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GCSE Geography | How Will Extreme Weather Affect the UK? (Weather Hazards 15)

AQA, Edexcel, OCR, Eduqas

Last updated 19 Jul 2023

Records show evidence that weather in the UK is becoming more extreme - but what will that mean for us?

Heavier rainfall in the winter

Infrastructure - there may be a higher risk of damage to buildings and roads from flood events.

Transport - there may be more disruption to travel as flooding cuts of roads and railway lines, as well as making driving conditions more dangerous.

Water supply - there may be issues with contamination if drains in urban areas become overwhelmed.

More frequent and hotter heatwaves

Health - there may be more health conditions related to heat, such as dehydration and heat stroke - but also an increased risk to people with chronic illnesses such as diabetes as extreme heat causes a rise in glucose levels, and heart disease as the body has to work harder to keep its core temperature to normal levels, putting extra strain on the heart, as well as the lungs and kidneys.

Transport - there may be more incidence of travel being disrupted by the heat, for example, tarmac on road surfaces melting and rails buckling.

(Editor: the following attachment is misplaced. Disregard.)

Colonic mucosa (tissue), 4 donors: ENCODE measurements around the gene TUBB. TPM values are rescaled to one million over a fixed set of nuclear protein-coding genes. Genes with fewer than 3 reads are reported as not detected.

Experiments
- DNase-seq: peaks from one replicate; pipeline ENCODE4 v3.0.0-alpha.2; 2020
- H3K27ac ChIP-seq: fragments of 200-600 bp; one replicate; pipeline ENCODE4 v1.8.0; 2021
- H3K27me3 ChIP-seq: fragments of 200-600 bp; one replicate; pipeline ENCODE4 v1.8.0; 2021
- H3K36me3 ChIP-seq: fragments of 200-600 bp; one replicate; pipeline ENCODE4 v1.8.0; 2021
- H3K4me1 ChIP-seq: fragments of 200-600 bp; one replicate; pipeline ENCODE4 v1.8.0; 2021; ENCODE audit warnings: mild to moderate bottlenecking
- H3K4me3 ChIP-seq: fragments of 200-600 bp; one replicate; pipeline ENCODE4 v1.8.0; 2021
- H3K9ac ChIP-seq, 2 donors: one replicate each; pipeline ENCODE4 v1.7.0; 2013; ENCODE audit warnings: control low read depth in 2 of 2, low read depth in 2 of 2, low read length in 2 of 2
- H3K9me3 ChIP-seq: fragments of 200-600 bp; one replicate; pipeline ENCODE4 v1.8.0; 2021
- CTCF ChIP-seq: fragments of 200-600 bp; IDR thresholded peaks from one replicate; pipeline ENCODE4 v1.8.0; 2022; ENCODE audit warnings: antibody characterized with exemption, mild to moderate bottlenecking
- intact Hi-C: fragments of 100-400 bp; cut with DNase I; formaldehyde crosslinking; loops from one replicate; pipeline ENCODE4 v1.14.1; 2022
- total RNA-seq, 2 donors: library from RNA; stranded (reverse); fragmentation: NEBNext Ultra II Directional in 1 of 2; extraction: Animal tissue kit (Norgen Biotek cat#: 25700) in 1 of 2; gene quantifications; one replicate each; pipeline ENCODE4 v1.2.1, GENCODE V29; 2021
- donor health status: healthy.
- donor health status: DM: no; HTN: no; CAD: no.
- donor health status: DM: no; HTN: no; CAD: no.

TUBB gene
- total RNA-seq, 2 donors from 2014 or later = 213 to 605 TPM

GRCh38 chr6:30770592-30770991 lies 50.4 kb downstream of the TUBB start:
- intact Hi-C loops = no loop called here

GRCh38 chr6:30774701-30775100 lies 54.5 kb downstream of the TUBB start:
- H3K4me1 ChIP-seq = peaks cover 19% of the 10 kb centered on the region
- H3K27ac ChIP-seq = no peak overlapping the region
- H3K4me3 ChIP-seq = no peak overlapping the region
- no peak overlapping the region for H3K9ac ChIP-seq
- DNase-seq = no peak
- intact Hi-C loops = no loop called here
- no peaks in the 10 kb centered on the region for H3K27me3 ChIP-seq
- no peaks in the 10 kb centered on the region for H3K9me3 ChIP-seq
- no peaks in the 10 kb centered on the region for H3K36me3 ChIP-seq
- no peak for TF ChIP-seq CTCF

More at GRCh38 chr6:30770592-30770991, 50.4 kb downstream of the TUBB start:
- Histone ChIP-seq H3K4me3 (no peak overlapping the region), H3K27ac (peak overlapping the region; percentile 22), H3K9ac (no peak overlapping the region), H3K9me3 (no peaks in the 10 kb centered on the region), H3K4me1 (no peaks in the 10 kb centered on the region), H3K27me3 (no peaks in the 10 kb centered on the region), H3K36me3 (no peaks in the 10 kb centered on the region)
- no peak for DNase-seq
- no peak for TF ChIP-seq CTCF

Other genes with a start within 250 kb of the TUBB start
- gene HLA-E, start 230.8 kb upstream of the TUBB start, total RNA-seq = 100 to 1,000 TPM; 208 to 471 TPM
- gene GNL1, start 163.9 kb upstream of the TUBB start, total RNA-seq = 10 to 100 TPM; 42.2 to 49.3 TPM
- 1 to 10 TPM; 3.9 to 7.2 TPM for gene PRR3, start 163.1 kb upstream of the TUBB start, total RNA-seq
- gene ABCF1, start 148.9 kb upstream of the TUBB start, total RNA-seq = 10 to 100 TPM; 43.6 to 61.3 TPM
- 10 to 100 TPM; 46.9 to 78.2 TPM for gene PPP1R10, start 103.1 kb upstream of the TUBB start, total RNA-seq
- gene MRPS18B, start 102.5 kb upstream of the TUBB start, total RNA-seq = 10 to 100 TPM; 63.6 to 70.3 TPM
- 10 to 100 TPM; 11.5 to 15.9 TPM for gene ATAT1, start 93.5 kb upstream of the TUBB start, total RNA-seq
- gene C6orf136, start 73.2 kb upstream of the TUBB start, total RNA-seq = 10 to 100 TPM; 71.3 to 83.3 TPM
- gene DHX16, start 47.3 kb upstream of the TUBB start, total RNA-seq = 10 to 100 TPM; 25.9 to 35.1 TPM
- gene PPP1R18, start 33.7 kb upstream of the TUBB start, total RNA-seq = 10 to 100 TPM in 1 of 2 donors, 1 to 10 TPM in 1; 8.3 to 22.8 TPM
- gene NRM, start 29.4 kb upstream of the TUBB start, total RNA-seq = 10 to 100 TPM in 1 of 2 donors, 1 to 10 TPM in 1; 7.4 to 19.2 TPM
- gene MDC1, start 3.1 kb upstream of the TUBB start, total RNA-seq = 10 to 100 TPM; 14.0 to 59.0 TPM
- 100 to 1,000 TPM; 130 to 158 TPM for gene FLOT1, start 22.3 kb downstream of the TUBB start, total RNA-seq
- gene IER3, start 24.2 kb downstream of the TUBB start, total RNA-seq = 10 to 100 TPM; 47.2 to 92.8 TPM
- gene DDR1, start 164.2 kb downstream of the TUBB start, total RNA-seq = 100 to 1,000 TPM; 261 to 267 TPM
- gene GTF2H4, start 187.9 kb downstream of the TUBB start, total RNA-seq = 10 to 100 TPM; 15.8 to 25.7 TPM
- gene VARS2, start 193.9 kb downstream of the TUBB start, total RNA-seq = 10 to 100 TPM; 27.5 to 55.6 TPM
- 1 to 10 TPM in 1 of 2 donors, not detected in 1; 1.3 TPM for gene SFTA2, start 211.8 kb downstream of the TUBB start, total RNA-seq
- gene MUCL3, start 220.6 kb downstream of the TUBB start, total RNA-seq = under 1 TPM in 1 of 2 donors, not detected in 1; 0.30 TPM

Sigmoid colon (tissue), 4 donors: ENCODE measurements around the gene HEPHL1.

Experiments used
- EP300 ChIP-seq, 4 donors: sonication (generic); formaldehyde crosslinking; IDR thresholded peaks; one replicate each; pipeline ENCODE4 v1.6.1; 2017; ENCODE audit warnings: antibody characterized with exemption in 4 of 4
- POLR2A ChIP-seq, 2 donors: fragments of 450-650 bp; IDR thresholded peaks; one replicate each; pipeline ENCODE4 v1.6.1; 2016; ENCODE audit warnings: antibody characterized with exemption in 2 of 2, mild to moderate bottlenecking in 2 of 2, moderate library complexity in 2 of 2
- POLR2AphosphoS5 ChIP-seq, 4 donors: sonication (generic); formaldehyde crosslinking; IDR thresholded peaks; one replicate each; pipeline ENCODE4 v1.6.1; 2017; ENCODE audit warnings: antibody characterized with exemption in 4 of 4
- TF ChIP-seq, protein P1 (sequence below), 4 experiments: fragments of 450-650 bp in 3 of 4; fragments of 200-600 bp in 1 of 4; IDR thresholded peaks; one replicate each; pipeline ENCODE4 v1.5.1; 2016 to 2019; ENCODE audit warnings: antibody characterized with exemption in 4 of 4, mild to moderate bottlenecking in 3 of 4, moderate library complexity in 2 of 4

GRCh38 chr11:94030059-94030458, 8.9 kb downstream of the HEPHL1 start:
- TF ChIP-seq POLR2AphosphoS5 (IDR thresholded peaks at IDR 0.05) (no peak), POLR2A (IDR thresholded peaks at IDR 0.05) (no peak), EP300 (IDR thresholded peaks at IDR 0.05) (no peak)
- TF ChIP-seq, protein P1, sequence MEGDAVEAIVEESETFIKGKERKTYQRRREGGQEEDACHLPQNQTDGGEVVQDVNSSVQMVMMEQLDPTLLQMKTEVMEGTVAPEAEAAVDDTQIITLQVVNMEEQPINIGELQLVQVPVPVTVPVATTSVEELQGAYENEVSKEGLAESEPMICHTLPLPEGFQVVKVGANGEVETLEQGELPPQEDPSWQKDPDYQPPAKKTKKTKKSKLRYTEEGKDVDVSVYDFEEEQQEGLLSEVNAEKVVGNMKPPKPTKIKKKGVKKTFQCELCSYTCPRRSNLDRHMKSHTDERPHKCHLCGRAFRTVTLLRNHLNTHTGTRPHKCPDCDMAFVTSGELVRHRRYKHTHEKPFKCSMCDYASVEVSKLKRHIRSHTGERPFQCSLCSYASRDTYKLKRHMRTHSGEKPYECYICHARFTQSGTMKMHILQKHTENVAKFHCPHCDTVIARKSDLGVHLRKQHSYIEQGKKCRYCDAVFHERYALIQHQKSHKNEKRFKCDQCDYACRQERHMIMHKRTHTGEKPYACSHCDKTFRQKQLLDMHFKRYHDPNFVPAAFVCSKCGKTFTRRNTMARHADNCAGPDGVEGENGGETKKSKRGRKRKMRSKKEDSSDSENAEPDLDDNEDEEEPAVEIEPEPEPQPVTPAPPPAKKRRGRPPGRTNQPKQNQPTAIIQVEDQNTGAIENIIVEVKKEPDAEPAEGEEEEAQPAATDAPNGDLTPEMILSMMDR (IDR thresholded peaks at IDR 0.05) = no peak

Energy - there may be higher demand for cooling by fans or air conditioning systems.

Increased drought risk in the summer

Farming - there may be lower crop yields which will affect the livelihood of farmers, as well as having to spend more money on irrigation.

Water supply - there may be less water available for domestic use and industry, which could lead to water restrictions.

Property - there may be more buildings that experience subsidence as soils dry out and shrink.

Wildfires – the summer of 2022 saw frequent wild fires breaking out across the UK because the ground was so dry.

Less cold weather

Energy - there may be less of a demand for energy to heat homes (which will come in handy as energy prices are currently soaring).

Transport - there may be fewer incidence of disrupted road, rail and air travel due to heavy snow.

Health - there may be less risk of cold-related conditions such as flu and pneumonia - also fewer heart attacks and strokes, which have an increased risk in cold weather as the colder temperatures cause blood vessels to tighten at the same time as blood flow is speeding up to help you stay warm - this causes higher blood pressure.

However it is important to note here that whilst the impact of climate change may be relatively positive in terms of reducing all of these factors in winter months, the impact of heavier rainfall, more frequent and hotter heatwaves and increased drought risk in the summer far outweigh the marginal gains of less extreme winters.

How Will Extreme Weather Affect the UK? | AQA GCSE Geography | Weather Hazards 15

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